Between the mid-eighteenth and mid-nineteenth centuries, Qing rulers, officials, and scholars fused diverse, fragmented perceptions of foreign territory into one integrated worldview. In the same period, a single "foreign" policy emerged as an alternative to the many localised "frontier" policies hitherto pursued on the coast, in Xinjiang, and in Tibet. By unravelling Chinese, Manchu, and British sources to reveal the information networks used by the Qing empire to gather intelligence about its emerging rival, British India, this book explores China's altered understanding of its place in a global context. Far from being hobbled by a Sinocentric worldview, Qing China's officials and scholars paid close attention to foreign affairs. To meet the growing British threat, they adapted institutional practices and geopolitical assumptions to coordinate a response across their maritime and inland borderlands. In time, the new and more active response to Western imperialism built on this foundation reshaped not only China's diplomacy but also the internal relationship between Beijing and its frontiers.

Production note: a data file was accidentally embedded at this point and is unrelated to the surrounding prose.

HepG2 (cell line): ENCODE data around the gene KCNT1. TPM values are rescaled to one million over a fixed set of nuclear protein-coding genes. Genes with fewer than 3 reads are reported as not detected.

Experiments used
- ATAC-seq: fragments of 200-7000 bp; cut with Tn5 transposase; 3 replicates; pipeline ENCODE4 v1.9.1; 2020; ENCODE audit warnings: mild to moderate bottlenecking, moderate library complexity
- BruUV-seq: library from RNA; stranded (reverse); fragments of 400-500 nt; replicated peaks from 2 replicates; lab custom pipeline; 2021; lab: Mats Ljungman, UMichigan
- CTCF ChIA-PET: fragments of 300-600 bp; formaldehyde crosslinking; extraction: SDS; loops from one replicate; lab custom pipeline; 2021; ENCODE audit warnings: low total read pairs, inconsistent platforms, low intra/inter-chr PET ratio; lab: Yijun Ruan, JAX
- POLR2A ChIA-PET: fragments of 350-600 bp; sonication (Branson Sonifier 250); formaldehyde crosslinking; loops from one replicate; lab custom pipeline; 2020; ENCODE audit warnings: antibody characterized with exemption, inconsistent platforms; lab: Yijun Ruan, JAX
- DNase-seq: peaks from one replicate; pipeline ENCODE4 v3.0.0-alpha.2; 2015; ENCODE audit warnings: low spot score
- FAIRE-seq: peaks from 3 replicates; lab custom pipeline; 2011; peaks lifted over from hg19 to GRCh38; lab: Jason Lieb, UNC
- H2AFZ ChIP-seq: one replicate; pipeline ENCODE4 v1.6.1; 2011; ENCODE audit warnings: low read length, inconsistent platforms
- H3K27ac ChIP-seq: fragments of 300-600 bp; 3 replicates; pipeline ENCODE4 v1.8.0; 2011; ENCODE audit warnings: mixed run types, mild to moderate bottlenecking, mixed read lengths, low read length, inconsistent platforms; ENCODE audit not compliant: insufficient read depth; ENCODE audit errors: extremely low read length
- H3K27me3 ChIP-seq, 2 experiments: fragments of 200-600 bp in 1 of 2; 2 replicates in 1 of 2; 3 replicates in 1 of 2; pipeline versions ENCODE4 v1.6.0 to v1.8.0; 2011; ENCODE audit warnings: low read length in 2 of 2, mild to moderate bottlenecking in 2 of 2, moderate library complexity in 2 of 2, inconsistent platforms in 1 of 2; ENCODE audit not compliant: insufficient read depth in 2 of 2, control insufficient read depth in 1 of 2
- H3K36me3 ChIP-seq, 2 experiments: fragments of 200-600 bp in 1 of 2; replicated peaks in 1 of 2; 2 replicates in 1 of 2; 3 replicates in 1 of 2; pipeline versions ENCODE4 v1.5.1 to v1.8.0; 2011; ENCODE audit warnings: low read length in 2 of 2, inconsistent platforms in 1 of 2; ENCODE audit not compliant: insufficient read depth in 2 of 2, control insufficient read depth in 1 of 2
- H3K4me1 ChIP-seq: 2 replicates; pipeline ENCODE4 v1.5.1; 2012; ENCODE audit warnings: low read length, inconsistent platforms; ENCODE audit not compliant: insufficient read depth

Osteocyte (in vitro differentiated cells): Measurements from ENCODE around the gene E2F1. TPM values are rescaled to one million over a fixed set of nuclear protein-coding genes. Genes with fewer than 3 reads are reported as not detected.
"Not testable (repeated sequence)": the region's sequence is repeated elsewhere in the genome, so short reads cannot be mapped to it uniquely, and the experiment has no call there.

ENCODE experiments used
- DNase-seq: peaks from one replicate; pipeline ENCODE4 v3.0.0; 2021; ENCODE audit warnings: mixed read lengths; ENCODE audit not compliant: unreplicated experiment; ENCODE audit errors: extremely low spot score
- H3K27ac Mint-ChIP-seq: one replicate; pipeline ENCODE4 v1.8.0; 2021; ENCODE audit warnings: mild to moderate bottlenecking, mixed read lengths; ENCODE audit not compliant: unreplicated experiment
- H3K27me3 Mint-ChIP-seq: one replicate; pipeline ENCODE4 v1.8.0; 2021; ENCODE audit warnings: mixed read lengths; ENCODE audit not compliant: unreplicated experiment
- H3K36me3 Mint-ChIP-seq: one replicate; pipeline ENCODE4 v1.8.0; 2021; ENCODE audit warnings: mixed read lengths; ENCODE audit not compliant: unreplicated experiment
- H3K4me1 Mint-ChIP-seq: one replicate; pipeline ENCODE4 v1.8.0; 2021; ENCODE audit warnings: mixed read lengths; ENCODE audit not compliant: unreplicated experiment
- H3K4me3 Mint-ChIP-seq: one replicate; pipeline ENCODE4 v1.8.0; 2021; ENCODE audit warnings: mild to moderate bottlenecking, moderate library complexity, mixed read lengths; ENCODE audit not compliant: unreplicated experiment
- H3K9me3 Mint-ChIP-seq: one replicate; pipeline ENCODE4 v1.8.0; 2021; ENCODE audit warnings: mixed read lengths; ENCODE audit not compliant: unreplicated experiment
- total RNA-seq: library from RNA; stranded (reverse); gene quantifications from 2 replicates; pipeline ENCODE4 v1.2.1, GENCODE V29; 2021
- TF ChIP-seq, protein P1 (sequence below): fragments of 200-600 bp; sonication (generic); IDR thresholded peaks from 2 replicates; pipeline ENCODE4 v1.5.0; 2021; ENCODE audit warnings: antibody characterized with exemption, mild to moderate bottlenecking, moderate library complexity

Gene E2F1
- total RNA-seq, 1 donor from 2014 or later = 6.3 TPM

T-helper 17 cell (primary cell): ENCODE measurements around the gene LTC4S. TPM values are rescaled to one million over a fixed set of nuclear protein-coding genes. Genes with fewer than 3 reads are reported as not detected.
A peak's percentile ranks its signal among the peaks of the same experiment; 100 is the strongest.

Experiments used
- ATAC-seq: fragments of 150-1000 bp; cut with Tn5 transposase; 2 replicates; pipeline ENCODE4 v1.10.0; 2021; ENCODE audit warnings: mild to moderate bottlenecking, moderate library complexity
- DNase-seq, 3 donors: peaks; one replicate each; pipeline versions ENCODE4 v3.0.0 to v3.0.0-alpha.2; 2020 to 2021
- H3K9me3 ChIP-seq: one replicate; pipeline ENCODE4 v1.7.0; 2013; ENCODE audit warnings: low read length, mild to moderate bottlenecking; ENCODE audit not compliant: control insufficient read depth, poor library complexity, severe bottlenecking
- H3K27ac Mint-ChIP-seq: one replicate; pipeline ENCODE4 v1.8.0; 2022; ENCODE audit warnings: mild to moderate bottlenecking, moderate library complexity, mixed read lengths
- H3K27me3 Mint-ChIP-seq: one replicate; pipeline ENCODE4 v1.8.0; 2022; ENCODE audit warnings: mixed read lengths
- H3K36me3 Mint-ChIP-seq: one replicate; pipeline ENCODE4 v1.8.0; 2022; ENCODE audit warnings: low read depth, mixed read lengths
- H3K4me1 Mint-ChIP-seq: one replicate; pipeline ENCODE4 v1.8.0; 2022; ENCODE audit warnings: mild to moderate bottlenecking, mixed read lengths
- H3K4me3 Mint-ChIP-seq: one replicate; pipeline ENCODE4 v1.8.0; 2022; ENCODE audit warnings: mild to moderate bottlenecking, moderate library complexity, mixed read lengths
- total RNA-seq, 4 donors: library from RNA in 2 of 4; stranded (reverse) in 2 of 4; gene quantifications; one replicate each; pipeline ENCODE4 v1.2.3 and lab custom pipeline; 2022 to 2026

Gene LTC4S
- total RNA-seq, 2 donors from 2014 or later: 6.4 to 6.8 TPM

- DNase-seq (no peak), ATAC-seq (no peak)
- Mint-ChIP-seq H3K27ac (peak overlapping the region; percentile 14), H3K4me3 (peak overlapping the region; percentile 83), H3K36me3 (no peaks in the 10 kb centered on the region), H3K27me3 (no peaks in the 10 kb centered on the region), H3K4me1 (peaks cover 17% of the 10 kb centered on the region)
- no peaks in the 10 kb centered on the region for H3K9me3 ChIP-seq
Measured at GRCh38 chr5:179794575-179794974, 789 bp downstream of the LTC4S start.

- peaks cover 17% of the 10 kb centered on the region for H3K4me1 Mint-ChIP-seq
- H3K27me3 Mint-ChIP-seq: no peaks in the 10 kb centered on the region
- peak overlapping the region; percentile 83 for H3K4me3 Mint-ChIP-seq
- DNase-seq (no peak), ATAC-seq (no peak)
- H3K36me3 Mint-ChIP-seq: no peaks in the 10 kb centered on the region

"To the old narrative of Chinese ignorance of diplomatic relations, Mosca's work provides, not a complete revision, but an intelligent and persuasive reformulation in term of intellectual history, and in doing so outlines a methodology that might well be applied to other fields of Qing political history. The book impresses with its philological dexterity, and draws on a rich body of previously untapped archival sources in Manchu and Chinese. Its scope makes it a contribution, not only to Qing history, but to the history of Chinese foreign policy more generally, and of Sino-Indian relations." - David Brophy, China Journal "Matthew W. Mosca has made a graceful and substantial contribution to our understanding not only of late imperial China (the expansive and multicultural Qing Empire in particular) but also of Inner Asian politics, the growth of 'British' India, and the nature of global interactions during the period from 1750 to 1860." - Richard J. Smith, H-Net "Matthew Mosca's impressively researched and carefully structured new book maps the transformation of geopolitical worldviews in a crucial period of Qing and global history... Readers from beyond the field of Chinese studies will find useful discussions here of multiple Qing modes of cartography, geography, and lexicography that inform a broader historical epistemology of the early modern world." - Carla Nappi, New Books in East Asian Studies "Mosca presents a fresh, convincing take on Qing foreign affairs via close examination of how the state learned about and understood British India between 1757 and 1860... Mosca analyzes the uneasy relationship between frontier policy and foreign policy in a multiethnic empire, offering much food for thought to theorists of international relations and to historians of Asia. Excellent scholarship, written with clarity and precision... Highly recommended." - K. E. Stapleton, CHOICE "Meticulously researched and compellingly presented, this book reads like a detective story. Where and what is the true India, and what does it mean for the Qing? Linking politics, foreign relations, cultural and intellectual history, this work is a must read in the current re-conceptualization of the early nineteenth century in China." - R. Kent Guy, University of Washington
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